Damage to the small blood vessels of the brain and reduce or cut off blood flow to the brain (stroke). Reduced blood flow to the brain can cause damage to brain tissue, which may cause a variety of different symptoms. Symptoms that may occur in individuals with CARASIL include increasing muscle tone, slurred speech, involuntary muscle spasms that result in slow, stiff movements of the legs (spasticity), gait disturbances, loss of bladder control (urinary incontinence), and impairment of swallowing due to the bilateral problem in pyramidal tract (pseudobulbar palsy). In most cases, affected individuals experience progressive brain damage, especially to the white matter, which is the portion of the brain that contains myelinated nerve fibers. Eventually the disorder causes cognitive impairment, which may include memory problems, difficulties making decisions or solving problems, speech difficulties, deficits in attention span and general loss of interest (apathy). Continued cognitive decline ultimately results in dementia. Dementia is defined as the progressive loss of memory and decline in intellectual abilities that interferes with performing routine tasks of daily life.

Additional important symptoms that have been associated with CARASIL include patchy areas of the hair loss (alopecia) and degenerative inflammation of the spinal column (spondylosis). Spondylosis begins between 10 to 30 years and causes back pain and a herniated disc in the lumbar region. Although alopecia occurs in most cases and develops before the onset of neurological symptoms, some cases without alopecia have been reported.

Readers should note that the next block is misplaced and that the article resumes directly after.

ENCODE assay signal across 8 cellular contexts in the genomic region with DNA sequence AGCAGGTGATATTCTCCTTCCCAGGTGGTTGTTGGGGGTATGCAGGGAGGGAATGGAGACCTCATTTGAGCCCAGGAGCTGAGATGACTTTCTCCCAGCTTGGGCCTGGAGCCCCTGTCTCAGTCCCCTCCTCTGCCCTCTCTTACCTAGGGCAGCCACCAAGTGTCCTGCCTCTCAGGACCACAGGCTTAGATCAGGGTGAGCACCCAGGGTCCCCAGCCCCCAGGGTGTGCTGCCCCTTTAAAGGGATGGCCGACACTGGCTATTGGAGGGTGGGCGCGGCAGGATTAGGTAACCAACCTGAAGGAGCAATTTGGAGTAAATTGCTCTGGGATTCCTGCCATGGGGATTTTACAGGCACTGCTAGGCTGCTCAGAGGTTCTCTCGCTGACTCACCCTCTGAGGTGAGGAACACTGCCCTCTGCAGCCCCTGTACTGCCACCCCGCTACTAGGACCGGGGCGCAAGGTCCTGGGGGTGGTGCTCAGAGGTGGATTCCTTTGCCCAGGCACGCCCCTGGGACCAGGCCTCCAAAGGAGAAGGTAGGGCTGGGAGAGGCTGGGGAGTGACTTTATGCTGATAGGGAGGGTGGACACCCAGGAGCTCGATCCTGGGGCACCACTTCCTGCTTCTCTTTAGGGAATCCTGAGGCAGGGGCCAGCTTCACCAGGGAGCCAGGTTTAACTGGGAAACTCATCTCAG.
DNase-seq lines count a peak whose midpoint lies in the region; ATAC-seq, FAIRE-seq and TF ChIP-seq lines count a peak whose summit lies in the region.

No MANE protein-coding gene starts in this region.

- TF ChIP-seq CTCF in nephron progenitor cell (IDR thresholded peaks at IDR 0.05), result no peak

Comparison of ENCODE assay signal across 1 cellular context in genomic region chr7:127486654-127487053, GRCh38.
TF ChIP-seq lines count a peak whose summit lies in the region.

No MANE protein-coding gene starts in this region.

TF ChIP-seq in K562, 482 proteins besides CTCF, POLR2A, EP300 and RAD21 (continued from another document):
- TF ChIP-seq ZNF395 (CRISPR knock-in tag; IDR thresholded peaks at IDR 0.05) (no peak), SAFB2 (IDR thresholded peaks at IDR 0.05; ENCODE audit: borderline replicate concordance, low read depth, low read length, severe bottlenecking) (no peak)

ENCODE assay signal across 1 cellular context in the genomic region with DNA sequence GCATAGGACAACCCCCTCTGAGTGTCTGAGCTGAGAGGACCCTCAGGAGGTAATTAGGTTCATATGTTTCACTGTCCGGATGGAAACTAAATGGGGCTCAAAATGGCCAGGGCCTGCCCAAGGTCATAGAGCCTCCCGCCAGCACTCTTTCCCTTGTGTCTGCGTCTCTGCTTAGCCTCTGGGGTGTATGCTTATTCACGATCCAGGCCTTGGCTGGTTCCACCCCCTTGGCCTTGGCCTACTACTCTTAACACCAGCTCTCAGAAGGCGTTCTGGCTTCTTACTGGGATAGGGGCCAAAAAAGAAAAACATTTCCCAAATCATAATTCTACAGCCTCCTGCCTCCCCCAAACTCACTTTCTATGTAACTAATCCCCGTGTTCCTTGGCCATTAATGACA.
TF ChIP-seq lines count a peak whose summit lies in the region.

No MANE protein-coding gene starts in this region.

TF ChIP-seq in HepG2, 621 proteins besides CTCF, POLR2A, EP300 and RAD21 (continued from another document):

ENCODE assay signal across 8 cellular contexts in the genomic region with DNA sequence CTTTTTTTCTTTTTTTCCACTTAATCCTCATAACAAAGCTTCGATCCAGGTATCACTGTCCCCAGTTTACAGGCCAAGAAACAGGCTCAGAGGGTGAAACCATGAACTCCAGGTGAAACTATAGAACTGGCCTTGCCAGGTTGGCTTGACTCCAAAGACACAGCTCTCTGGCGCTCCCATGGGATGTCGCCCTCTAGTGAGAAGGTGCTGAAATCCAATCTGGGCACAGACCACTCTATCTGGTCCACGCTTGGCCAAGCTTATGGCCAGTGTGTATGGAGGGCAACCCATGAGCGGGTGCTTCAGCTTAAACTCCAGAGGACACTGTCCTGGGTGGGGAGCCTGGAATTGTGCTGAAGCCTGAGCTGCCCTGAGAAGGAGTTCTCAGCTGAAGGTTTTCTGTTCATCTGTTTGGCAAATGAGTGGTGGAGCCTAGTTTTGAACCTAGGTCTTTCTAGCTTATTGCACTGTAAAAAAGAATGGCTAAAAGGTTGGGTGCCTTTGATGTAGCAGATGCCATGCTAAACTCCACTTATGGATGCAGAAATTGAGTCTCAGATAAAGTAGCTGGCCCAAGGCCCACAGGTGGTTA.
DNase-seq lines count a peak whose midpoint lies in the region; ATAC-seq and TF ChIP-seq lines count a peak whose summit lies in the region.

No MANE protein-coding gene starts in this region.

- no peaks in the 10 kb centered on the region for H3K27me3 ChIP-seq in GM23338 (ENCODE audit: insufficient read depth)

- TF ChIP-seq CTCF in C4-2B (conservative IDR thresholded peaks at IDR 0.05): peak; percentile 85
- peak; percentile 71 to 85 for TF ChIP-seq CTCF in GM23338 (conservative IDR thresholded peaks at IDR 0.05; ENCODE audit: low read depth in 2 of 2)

CARASIL is caused by mutations of the HTRA1 gene. This mutation is inherited as an autosomal recessive trait. Genetic diseases are determined by the combination of genes for a particular trait that are on the chromosomes received from the father and the mother.

Recessive genetic disorders occur when an individual inherits the same abnormal gene for the same trait from each parent. If an individual receives one normal gene and one gene for the disease, the person will be a carrier for the disease, but usually will not show symptoms. The risk for two carrier parents to both pass the defective gene and, therefore, have an affected child is 25 percent with each pregnancy. The risk to have a child who is a carrier like the parents is 50 percent with each pregnancy. The chance for a child to receive normal genes from both parents and be genetically normal for that particular trait is 25 percent. The risk is the same for males and females.

Investigators have determined that the HTRA1 gene is located on the long arm (q) of chromosome 10 (10q25.3-q26.2). Chromosomes, which are present in the nucleus of human cells, carry the genetic information for each individual. Human body cells normally have 46 chromosomes. Pairs of human chromosomes are numbered from 1 through 22 and the sex chromosomes are designated X and Y. Males have one X and one Y chromosome and females have two X chromosomes. Each chromosome has a short arm designated "p" and a long arm designated "q". Chromosomes are further sub-divided into many bands that are numbered. For example, "chromosome 25q25.3-q26.2" refers to bands 25.3-26.2 on the long arm of chromosome 10. The numbered bands specify the location of the thousands of genes that are present on each chromosome.